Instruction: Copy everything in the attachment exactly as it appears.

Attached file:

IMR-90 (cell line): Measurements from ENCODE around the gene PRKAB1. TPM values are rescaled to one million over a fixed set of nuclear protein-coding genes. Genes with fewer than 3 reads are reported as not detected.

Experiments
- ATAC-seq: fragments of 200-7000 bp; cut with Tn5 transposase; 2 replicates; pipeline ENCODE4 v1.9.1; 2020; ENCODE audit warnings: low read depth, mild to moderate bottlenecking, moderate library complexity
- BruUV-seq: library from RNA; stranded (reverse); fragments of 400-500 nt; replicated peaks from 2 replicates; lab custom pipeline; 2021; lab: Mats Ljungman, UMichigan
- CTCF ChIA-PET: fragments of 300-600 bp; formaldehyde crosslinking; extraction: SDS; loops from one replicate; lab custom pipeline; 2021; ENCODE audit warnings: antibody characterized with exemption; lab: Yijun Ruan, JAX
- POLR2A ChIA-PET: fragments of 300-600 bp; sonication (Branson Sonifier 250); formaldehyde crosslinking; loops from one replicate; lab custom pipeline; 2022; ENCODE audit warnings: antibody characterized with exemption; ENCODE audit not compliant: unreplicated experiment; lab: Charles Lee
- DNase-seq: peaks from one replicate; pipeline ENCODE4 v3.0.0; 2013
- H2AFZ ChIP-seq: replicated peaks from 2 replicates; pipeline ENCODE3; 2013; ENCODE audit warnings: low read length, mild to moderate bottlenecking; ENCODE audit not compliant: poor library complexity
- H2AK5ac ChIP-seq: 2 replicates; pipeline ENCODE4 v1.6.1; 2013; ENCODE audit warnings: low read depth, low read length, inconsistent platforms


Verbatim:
IMR-90 (cell line): Measurements from ENCODE around the gene PRKAB1. TPM values are rescaled to one million over a fixed set of nuclear protein-coding genes. Genes with fewer than 3 reads are reported as not detected.

Experiments
- ATAC-seq: fragments of 200-7000 bp; cut with Tn5 transposase; 2 replicates; pipeline ENCODE4 v1.9.1; 2020; ENCODE audit warnings: low read depth, mild to moderate bottlenecking, moderate library complexity
- BruUV-seq: library from RNA; stranded (reverse); fragments of 400-500 nt; replicated peaks from 2 replicates; lab custom pipeline; 2021; lab: Mats Ljungman, UMichigan
- CTCF ChIA-PET: fragments of 300-600 bp; formaldehyde crosslinking; extraction: SDS; loops from one replicate; lab custom pipeline; 2021; ENCODE audit warnings: antibody characterized with exemption; lab: Yijun Ruan, JAX
- POLR2A ChIA-PET: fragments of 300-600 bp; sonication (Branson Sonifier 250); formaldehyde crosslinking; loops from one replicate; lab custom pipeline; 2022; ENCODE audit warnings: antibody characterized with exemption; ENCODE audit not compliant: unreplicated experiment; lab: Charles Lee
- DNase-seq: peaks from one replicate; pipeline ENCODE4 v3.0.0; 2013
- H2AFZ ChIP-seq: replicated peaks from 2 replicates; pipeline ENCODE3; 2013; ENCODE audit warnings: low read length, mild to moderate bottlenecking; ENCODE audit not compliant: poor library complexity
- H2AK5ac ChIP-seq: 2 replicates; pipeline ENCODE4 v1.6.1; 2013; ENCODE audit warnings: low read depth, low read length, inconsistent platforms